Calculations by Off-Grid.net show the EU total liability under the new Cop27 agreement announced in Egypt today, is $11.36 trillion.
Assets of the Loss & Damage fund are currently standing at zero, but countries will be under pressure to contribute quickly. The speed at which this should be paid is open to debate and clearly depends on what each country can afford, but the total EU bill is relatively easy to calculate.
About $2 trillion of the $11.4 trillion is directly attributable to the EU itself, rather than being owed by its 27 member countries, because the basic tenets that the European Commission has promoted since it was first founded in 1952, encouraged, indeed coerced, its member states to burn fossil fuels.
Loss and damage refers to the most severe impacts of extreme weather on the physical and social infrastructure of poor countries, and the financial assistance needed to rescue and rebuild them.
It was the most contentious issue at the COP27 conference, and has been a long-running demand by developing countries since 1992. For nearly two weeks, the EU and the US refused demands from poor countries for a new fund to address loss and damage, arguing that existing funds should be redirected for the purpose. Early on Friday morning, the EU made a U-turn, to agree to a fund on condition that big economies and big emitters still classed as developing countries under the UNFCCC rules, which date back to 1992, should be included as potential donors, and excluded as recipients.
From its very first moment, the EU was all about burning energy – it had been brought into being to foster the burning of coal, the production of power, and the regulation of giant corporate interests.
It launched in 1952, called the European Coal and Steel Community (ECSC). In 2002 Romano Prodi said: “The ECSC was a courageous and hugely significant leap forward for Europe. It was Europe’s first step in pooling a part of each country’s sovereignty for the greater good of all who took part. It was the ECSC which first established shared, supranational institutions for Europe – the basis of the EU as we know it today and a milestone in political history. History will record the founding of the ECSC as a defining moment.”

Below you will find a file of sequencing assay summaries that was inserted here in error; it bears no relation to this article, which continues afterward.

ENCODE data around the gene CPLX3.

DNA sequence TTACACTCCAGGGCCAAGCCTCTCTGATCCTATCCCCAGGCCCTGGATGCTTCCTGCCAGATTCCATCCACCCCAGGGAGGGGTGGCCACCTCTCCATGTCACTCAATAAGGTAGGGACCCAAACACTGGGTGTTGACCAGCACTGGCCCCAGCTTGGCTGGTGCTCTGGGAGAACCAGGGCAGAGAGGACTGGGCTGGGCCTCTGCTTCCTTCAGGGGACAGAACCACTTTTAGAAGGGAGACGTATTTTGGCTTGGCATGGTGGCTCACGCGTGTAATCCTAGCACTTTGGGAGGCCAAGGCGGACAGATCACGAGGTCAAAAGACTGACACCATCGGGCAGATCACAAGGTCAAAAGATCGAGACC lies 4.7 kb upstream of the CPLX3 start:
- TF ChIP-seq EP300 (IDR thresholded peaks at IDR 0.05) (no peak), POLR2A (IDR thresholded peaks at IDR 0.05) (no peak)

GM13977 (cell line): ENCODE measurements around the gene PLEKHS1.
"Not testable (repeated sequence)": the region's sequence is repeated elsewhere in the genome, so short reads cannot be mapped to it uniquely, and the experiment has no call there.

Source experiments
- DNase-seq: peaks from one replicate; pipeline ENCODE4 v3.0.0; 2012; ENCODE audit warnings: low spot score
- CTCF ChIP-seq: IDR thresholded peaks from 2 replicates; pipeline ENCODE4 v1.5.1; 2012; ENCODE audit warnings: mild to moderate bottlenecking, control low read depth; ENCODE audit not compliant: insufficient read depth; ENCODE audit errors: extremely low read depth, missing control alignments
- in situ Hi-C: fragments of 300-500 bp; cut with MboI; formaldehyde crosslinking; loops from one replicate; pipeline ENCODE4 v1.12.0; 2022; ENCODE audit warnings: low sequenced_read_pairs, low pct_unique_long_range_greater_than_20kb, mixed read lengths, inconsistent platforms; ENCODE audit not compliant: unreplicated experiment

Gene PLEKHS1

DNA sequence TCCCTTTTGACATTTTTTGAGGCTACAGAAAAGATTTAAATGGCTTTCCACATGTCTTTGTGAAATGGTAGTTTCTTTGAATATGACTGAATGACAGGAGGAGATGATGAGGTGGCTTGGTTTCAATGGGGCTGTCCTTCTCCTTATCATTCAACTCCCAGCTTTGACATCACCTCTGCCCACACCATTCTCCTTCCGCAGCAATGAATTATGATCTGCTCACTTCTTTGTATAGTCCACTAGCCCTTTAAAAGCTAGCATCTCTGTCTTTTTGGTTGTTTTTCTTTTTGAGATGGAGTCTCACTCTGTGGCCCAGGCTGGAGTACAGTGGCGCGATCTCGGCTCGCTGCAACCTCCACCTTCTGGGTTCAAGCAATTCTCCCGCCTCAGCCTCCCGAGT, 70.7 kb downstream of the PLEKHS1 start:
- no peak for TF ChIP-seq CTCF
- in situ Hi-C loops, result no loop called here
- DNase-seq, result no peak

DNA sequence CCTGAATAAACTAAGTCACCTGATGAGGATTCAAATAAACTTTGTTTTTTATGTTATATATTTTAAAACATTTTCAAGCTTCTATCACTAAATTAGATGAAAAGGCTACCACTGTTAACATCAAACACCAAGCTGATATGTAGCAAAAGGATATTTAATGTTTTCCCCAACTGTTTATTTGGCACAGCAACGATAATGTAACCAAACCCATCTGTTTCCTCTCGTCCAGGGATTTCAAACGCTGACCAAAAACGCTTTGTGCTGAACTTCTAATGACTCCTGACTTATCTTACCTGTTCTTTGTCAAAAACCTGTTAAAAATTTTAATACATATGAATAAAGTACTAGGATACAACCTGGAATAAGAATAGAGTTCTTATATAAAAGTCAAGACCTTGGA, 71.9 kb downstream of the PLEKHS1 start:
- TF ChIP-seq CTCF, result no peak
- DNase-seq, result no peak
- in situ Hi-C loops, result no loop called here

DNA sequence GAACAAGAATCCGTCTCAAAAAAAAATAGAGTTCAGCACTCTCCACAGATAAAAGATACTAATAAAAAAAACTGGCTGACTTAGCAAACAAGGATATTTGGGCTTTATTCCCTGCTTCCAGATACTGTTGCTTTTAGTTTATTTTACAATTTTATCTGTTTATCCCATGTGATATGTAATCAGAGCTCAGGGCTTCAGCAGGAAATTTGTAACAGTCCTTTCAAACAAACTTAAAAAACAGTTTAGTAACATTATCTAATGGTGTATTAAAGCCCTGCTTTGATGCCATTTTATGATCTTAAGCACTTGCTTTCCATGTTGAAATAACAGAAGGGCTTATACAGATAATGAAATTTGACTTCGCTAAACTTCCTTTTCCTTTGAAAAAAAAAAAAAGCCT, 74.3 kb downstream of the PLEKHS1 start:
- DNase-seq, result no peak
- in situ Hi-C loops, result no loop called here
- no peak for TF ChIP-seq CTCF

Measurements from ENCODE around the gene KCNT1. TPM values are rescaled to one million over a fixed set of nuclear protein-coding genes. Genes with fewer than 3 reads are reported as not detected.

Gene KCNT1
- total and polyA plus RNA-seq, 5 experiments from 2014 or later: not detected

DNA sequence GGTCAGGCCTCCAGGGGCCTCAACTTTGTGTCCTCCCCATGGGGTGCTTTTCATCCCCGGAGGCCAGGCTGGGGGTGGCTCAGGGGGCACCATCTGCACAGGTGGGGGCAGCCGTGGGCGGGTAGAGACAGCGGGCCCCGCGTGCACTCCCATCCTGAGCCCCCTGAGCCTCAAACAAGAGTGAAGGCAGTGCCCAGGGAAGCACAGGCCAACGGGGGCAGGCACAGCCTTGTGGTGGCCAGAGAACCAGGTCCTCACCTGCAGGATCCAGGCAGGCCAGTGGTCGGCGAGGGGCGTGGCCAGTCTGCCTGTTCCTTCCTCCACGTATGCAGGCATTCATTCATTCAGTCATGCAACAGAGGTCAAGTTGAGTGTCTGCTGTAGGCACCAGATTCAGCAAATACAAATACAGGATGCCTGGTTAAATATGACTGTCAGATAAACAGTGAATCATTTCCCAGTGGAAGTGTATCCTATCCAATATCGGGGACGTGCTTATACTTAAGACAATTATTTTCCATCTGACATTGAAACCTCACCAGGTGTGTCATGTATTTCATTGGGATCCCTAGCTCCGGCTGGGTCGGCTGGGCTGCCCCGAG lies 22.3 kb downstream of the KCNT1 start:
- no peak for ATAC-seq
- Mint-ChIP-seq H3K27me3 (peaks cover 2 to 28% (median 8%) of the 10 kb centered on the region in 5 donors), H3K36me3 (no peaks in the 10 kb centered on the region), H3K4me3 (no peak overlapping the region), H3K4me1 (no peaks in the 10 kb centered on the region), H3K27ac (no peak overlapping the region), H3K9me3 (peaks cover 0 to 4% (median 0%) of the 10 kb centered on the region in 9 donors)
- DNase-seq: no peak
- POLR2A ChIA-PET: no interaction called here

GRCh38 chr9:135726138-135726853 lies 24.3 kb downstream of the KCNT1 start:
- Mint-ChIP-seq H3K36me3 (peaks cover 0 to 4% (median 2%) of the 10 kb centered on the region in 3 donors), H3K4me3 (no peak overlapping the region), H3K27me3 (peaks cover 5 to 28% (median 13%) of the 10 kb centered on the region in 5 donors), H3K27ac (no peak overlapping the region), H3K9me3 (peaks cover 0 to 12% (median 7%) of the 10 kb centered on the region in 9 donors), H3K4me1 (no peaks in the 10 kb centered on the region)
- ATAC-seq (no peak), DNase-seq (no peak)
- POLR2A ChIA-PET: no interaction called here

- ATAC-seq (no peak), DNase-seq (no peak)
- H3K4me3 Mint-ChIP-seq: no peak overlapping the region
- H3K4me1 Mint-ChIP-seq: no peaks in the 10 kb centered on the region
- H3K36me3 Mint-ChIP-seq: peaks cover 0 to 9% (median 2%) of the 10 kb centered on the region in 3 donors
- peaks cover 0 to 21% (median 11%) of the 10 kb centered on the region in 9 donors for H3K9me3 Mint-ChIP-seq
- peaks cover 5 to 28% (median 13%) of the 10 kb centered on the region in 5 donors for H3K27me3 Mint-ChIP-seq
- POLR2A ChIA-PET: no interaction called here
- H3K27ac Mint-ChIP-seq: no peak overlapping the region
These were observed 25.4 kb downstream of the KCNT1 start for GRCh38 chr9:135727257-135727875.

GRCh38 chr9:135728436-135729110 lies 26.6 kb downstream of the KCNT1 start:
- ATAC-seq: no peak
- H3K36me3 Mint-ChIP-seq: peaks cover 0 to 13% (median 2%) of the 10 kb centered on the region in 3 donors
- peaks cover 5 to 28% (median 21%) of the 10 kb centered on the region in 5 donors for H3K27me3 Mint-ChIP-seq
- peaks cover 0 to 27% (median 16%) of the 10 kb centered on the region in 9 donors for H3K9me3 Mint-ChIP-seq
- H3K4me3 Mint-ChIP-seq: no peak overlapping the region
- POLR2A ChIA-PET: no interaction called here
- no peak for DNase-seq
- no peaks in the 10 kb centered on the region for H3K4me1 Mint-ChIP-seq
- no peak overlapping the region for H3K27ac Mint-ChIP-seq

The stated aim of the ECSC was “economic expansion, employment and better living standards.” They achieved all three – but at what cost?
The Coal and Steel Group had a High Authority to:
• supervise the market;
• monitor compliance with competition rules; and
• ensure price transparency
The aim of the 1952 treaty, as stated in its Article 2, was to contribute, through the common market for coal and steel, to economic expansion, employment and better living standards. Thus, the institutions had to ensure an orderly supply of coal and steel to the common market by ensuring equal access to the sources of production, the establishment of the lowest prices and improved working conditions. All of this had to be accompanied by the growth in international trade and the modernisation of production.
In creating a common market, the treaty introduced the free movement of products without customs duties or taxes. It prohibited discriminatory measures or practices, subsidies, state aids or special charges imposed by states and restrictive practices.
The Commissioners always took the EU roots in energy production to the furthest corner of the empire. Every state which joined the Union (1972 Denmark, Ireland, UK; 1985 Spain and Portugal etc etc) was sold an energy grid. Villages in Southern Europe which had done perfectly well until 1985, suddenly found their power supply massively enhanced. The same thing happened in Eastern Europe a decade later.
So from the very start, the EU was about enabling the economies (and in particular the largest manufacturers and corporations), to maintain the maximum rate of growth.
By the early 1960s there were already a clamour of warning about the effect of this policy on the environment. Environmental protests erupted across the continent. But they were ignored.
CO2 is primarily released through human activities like fossil fuel combustion, and today’s atmospheric concentrations exceed pre-industrial levels by 47 percent. At a cost of $400–$500 million per unit, commercial technology can capture carbon at roughly $58.30 per metric ton of CO2, according to a DOE analysis in 2021. This price is the basis for the calculation that follows.
In 1979 alone, the peak year for all EU carbon emissions the total carbon emitted was 3,991 million tons of CO2. Assuming the cost of sequestering is the fair price to pay that means a total bill of $232.68 billion just for the year 1979. The average over the past 65 years since 1957 is more like 3 billion tons per year, which would equate to just $175 billion per year – multiply that up by 65 and the grand total CURRENTLY owed (it is still increasing) is $11.36 TRILLION dollars.
The precise amount that should be taken as the EU share of that total is open to debate. But it is clear that at least some of the impetus for the policies on carbon emissions came from the Berlaymont building in Brussels rather than from member states, or from the European Parliament. It is also the case that the EU commissioners could have been much more heavy-handed in the fines handed out to Europe’s largest polluters.
The estimate of $2 trillion owed by the EU directly could easily be raised in fines on Europe’s largest polluters.
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